Europe between past and future

Dec 13, 2013

Second release of secret Trans-Pacific Partnership Agreement documents / Dispatches: Putin’s Twisted Take on Tradition


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Second release of secret Trans-Pacific Partnership Agreement documents

On 13 November 2013 WikiLeaks released the draft text of the crucial Trans-Pacific Partnership Agreement (TPP) Intellectual Property chapter during the lead-up to a TPP chief negotiators’ meeting in Salt Lake City on 19-24 November 2013. Today, 9 December 2013, WikiLeaks has released two more secret TPP documents that show the state of negotiations as the twelve TPP countries began supposedly final negotiations at a trade ministers’ meeting in Singapore this week.
One document describes deep divisions between the United States and other nations, and "great pressure" being exerted by the US negotiators to move other nations to their position. The other document lists, country-by-country, the many areas of disagreement remaining. It covers intellectual property and thirteen other chapters of the draft agreement. This suggests that the TPP negotiations can only be concluded if the Asia-Pacific countries back down on key national interest issues, otherwise the treaty will fail altogether.
PDF - 374.8 kb
TPP Salt Lake Extracts
PDF - 785.4 kb
TPP Salt Lake Positions
Dispatches: Putin’s Twisted Take on Tradition 
December 13, 2013
Traditional values are getting a very bad name. Not because there is anything wrong with traditional values, but because President Vladimir Putin, who has presided over an unprecedented crackdown on human rights in Russia, has appointed himself as “tradition’s” chief spokesman. His latest state-of-the-nation address on Thursday is no exception.
In an oblique reference to progress in other countries toward ending discrimination against LGBT people, Putin said: ‘This destruction of traditional values from above not only entails negative consequences for society, but is also inherently anti-democratic because it is based on an abstract notion and runs counter to the will of the majority of people.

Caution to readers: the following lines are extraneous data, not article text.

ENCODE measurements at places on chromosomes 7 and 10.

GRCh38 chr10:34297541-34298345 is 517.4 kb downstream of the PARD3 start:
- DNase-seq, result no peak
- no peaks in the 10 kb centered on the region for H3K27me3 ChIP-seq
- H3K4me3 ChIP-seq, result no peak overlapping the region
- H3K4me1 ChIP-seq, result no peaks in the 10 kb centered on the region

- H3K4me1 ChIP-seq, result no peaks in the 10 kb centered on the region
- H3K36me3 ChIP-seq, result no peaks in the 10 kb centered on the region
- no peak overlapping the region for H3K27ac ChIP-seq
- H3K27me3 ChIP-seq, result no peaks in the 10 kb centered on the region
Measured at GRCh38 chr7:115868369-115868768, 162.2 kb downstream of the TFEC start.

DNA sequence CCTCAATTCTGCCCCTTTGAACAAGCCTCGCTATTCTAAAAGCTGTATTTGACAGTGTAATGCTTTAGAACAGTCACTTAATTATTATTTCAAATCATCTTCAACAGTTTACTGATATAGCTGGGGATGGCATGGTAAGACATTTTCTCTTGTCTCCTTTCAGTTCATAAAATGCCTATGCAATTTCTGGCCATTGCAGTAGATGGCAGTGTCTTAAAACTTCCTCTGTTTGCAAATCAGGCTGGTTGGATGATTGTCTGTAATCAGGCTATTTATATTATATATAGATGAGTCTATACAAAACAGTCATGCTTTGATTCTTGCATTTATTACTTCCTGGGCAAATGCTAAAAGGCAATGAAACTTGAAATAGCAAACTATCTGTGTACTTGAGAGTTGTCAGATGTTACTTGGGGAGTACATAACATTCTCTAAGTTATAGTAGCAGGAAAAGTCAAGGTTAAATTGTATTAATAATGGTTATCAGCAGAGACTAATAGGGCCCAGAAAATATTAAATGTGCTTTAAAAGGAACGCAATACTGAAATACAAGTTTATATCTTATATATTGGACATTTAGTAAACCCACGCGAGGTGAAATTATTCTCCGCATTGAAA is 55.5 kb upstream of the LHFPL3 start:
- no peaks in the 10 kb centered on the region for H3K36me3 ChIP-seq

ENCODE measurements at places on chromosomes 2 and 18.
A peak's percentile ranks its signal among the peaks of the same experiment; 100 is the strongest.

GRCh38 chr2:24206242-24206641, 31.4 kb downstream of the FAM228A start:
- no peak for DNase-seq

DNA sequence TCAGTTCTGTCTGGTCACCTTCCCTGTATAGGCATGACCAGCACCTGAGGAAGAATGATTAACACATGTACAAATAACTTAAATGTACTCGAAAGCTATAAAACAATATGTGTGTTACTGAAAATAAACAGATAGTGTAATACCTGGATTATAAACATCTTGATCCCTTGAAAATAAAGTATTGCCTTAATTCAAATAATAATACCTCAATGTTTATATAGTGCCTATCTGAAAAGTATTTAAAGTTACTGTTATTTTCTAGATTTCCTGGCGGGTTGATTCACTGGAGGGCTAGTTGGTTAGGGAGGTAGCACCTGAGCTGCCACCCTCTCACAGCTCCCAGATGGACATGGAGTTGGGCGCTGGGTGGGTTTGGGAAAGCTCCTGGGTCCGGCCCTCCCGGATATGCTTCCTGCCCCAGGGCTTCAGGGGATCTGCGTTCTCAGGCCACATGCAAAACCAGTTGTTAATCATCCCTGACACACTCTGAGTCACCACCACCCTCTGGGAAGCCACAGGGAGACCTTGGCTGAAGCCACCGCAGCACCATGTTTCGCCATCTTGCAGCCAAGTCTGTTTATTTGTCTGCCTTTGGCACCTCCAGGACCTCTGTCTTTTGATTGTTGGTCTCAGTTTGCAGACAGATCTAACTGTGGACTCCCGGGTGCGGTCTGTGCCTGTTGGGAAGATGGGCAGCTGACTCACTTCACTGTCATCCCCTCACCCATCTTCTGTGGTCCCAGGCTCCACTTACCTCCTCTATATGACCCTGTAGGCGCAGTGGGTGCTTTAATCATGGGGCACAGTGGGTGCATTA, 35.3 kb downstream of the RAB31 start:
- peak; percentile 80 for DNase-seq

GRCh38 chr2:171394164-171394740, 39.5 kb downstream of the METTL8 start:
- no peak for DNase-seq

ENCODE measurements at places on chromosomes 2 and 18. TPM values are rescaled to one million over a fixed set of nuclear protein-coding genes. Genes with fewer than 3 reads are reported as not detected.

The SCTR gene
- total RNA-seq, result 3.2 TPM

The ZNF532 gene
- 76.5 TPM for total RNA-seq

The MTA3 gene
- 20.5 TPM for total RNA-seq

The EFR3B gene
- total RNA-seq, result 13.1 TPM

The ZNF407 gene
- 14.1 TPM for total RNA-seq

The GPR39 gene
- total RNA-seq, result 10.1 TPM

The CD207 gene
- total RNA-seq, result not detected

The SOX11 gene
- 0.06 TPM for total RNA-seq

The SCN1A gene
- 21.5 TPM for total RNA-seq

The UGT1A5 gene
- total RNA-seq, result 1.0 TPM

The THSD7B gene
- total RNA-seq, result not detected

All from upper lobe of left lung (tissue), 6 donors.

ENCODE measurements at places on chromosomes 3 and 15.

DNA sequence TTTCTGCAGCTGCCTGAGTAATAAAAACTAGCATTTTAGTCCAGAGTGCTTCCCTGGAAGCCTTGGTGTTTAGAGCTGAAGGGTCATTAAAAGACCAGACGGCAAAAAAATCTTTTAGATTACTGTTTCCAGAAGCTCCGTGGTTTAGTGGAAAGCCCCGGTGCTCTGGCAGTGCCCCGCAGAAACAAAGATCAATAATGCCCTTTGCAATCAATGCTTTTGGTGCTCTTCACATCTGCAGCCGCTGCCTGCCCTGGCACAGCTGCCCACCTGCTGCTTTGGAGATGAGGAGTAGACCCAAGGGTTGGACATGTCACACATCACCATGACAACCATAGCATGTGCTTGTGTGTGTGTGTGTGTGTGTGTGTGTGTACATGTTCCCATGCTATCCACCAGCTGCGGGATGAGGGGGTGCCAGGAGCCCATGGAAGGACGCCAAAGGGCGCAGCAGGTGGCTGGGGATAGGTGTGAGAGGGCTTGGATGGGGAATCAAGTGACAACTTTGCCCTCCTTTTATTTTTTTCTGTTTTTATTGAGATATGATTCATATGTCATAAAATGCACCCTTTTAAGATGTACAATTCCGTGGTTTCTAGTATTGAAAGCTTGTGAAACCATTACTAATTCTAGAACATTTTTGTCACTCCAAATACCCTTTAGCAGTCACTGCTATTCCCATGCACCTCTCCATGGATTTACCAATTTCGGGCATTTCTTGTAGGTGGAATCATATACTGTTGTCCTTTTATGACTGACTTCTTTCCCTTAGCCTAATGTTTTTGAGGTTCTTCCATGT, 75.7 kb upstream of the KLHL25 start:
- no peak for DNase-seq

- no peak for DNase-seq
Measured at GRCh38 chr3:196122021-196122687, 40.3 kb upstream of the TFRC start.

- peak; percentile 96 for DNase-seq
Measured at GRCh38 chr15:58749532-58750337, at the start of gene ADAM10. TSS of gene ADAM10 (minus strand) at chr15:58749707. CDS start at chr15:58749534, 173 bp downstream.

Putin’s comments were likely intended to justify the law banning the promotion of “non-traditional sexual relations” to minors in Russia – a pernicious piece of legislation that has been accompanied by a sharp increase in homophobic violence.
Internationally, Russia is using traditional values as a way of repositioning itself on the world stage. In 2012, Russia led the international charge through a “traditional values” resolution at the United Nations Human Rights Council. This was an attempt to assert a static and narrow view of culture and tradition. It also seeks to make human rights the preserve of some and not others – definitely not for lesbian, gay, bisexual and transgender (LGBT) people.
The Kremlin’s crackdown has tightened the screws on society but not filled the ideological void left by the collapse of the Soviet Union. Domestically, “traditional values” is Putin’s way of filling that void and consolidating a conservative support base. What exactly does he mean by “traditional values?” A glance at what is happening in Russia is illuminating.
It means intimidating non-government organizations, labeling them “foreign agents” and by implication enemies of the state. It means clamping down on political opposition. It means stifling a free press. And it means riding roughshod over the rights of migrants for political ends. Members of the LGBT community in Russia have become the latest targets of violence, also directed against migrants and certain ethnic minorities.
“The will of the majority” is language often used to repress and persecute marginal and vulnerable minorities. Yet a core purpose of human rights is to protect individuals from the tyranny of the majority.
Next time Putin attempts to dress up discrimination in the respectable cloak of “traditional values” take a look at what is happening in Russia. Putin is giving “traditional values” a very bad name indeed.

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